Cicerone operates more than 130 Shell service stations in Ukraine. Some of them are damaged and no longer work. But the Ukrainian government asked Shell to continue operating the stations as much as possible, so as not to deprive Ukraine of gasoline and diesel.
According to Shell, about $20 million is needed to keep Cicerone afloat. The oil and gas group is ready to make that cash injection, but co-owner Todwick has been holding it back for some time. This company also owns part of Cicerone and Todwick’s cooperation was needed to take action.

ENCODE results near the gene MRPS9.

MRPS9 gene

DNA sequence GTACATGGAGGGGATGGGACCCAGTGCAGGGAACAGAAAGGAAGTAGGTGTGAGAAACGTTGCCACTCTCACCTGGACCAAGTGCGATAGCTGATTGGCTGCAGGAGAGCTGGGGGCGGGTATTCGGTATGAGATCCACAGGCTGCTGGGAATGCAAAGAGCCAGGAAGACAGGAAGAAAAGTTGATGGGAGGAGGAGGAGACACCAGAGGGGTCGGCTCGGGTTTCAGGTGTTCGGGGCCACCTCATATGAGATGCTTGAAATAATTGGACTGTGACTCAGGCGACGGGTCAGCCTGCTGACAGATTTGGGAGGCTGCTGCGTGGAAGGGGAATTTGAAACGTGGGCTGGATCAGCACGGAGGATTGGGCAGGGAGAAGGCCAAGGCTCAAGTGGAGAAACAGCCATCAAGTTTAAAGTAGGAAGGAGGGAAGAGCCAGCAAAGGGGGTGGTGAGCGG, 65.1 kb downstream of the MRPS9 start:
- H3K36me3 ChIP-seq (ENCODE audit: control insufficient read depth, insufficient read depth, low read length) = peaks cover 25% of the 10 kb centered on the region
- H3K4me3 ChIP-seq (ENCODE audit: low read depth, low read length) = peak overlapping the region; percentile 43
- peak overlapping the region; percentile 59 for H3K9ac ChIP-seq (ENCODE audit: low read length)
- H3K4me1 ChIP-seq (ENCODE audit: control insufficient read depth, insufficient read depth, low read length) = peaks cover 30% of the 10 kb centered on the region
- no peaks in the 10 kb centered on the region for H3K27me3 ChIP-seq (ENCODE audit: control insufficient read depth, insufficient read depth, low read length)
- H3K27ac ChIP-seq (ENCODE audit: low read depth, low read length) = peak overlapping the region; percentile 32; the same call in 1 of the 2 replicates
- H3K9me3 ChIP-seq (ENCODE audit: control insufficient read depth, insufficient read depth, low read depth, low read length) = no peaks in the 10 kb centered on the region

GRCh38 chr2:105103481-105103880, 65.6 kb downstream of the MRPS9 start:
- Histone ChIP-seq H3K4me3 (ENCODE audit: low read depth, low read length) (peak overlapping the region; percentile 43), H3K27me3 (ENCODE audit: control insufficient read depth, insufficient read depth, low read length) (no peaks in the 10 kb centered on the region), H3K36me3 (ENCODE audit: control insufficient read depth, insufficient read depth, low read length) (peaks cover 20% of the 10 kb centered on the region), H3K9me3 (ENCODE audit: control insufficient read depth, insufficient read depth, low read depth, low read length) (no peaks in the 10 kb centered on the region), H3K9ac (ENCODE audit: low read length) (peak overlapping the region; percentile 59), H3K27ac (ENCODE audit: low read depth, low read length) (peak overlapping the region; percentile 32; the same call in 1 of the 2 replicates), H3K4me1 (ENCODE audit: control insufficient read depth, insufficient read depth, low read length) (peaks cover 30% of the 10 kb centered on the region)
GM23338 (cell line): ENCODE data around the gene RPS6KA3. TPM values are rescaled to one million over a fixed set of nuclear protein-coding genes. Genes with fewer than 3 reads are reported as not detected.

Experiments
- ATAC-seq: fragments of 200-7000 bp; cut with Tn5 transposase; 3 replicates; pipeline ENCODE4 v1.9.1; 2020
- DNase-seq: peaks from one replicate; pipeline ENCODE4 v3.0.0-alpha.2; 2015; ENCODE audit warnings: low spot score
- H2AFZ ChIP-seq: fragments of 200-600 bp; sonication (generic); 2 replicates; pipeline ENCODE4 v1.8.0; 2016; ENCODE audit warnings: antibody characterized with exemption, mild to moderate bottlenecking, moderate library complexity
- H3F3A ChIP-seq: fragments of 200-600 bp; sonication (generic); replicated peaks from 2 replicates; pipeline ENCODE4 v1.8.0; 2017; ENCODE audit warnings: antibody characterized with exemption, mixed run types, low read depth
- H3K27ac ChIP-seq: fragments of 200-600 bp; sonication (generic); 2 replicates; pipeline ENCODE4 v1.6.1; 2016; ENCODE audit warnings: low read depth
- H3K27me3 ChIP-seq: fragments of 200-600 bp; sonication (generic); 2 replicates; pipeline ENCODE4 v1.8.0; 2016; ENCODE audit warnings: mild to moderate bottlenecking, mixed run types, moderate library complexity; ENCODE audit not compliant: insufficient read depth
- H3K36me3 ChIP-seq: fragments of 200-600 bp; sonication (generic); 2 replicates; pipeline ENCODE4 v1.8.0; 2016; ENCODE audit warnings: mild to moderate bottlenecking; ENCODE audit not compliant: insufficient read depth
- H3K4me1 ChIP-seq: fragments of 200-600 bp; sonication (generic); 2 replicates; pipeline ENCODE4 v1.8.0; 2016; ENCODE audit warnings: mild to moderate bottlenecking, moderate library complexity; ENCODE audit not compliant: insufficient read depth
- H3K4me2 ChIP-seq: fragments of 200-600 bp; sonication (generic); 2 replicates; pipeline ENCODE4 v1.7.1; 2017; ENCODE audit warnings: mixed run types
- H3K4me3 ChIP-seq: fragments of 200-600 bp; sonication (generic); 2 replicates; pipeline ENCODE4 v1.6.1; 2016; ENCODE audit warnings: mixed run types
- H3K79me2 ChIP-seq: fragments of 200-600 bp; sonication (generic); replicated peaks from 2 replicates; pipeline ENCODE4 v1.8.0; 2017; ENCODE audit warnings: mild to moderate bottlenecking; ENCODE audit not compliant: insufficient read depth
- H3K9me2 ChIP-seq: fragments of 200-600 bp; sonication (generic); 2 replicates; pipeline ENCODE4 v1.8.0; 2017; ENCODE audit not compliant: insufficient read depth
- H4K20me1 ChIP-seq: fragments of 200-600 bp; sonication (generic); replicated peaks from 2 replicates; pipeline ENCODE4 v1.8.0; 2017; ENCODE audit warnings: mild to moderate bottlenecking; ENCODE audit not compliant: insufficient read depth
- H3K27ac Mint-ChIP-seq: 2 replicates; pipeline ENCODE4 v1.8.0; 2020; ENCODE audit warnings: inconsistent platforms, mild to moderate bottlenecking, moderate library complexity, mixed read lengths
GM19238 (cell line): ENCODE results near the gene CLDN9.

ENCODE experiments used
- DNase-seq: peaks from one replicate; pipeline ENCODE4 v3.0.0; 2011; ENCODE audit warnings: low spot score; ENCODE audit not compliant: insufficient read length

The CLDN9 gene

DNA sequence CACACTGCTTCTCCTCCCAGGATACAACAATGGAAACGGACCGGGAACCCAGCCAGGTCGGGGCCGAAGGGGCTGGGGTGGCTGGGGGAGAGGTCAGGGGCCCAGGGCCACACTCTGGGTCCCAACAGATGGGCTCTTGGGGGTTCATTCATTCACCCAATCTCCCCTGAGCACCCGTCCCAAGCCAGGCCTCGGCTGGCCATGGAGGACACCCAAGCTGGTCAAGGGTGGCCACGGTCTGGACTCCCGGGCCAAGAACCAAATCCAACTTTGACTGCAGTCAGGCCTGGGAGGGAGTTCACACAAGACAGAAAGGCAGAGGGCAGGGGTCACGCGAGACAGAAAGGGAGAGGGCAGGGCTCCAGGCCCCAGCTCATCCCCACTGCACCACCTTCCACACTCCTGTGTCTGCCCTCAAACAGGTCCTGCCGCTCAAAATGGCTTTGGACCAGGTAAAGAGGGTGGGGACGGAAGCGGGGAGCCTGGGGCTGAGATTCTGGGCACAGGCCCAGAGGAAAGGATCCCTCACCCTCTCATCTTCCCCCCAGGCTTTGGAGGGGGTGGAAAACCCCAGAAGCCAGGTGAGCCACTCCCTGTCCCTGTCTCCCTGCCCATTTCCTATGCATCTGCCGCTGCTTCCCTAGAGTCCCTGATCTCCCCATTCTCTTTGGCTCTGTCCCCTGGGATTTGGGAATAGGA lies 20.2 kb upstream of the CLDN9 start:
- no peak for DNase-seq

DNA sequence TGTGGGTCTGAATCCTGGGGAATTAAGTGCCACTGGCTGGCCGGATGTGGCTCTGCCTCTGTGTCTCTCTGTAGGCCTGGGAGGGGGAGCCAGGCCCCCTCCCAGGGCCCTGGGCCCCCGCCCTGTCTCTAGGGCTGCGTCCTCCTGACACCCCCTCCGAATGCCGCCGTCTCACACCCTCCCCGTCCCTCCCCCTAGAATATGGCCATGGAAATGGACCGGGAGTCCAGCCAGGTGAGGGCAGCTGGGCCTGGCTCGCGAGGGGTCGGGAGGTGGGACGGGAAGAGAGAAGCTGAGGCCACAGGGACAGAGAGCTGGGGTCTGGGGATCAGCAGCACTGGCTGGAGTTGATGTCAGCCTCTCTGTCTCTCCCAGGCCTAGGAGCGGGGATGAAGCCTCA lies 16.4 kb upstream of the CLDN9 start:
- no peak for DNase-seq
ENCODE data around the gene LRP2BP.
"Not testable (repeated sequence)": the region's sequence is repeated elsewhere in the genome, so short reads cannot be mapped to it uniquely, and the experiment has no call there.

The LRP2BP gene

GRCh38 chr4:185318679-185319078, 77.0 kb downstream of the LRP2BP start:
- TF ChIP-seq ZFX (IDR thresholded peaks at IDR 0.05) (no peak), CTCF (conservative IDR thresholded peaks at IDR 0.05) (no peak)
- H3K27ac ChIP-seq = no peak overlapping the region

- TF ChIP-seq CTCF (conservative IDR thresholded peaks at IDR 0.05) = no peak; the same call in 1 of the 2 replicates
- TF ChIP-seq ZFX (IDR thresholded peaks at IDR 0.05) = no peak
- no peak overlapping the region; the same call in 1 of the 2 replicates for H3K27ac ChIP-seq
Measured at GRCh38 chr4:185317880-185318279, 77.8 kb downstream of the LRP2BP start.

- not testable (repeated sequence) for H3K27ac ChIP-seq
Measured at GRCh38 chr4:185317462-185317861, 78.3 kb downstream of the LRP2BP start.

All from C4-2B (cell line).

Todwick himself belongs to the Russian oligarch Eduard Khdianatov, a businessman who is also on the EU sanctions list. The company saw nothing in Shell’s plans. In the end, Shell decided to go to court.
The Foundation Chamber says in its decision that it takes into account not only the interests of the companies involved, but also the approximately 1,700 Cicerone employees. In addition, questions are raised about Todwick’s position in the conflict. It has therefore been decided that Shell’s need to work in unison with Todwick will for the time being expire.
Shell is reacting positively to the ruling. This will enable the group to help maintain important national infrastructure in Ukraine.
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